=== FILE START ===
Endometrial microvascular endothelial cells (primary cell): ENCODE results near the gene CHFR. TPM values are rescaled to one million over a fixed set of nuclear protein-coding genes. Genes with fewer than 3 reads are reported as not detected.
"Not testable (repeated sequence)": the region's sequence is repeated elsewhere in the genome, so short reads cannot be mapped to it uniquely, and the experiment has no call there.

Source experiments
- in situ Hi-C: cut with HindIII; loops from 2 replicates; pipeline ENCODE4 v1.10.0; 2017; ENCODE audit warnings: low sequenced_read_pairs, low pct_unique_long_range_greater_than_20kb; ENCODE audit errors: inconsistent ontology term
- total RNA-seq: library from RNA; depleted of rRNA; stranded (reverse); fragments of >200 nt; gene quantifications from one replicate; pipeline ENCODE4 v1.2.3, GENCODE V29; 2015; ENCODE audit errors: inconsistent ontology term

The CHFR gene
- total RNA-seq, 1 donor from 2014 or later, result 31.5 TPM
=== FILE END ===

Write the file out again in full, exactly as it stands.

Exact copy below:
Endometrial microvascular endothelial cells (primary cell): ENCODE results near the gene CHFR. TPM values are rescaled to one million over a fixed set of nuclear protein-coding genes. Genes with fewer than 3 reads are reported as not detected.
"Not testable (repeated sequence)": the region's sequence is repeated elsewhere in the genome, so short reads cannot be mapped to it uniquely, and the experiment has no call there.

Source experiments
- in situ Hi-C: cut with HindIII; loops from 2 replicates; pipeline ENCODE4 v1.10.0; 2017; ENCODE audit warnings: low sequenced_read_pairs, low pct_unique_long_range_greater_than_20kb; ENCODE audit errors: inconsistent ontology term
- total RNA-seq: library from RNA; depleted of rRNA; stranded (reverse); fragments of >200 nt; gene quantifications from one replicate; pipeline ENCODE4 v1.2.3, GENCODE V29; 2015; ENCODE audit errors: inconsistent ontology term

The CHFR gene
- total RNA-seq, 1 donor from 2014 or later, result 31.5 TPM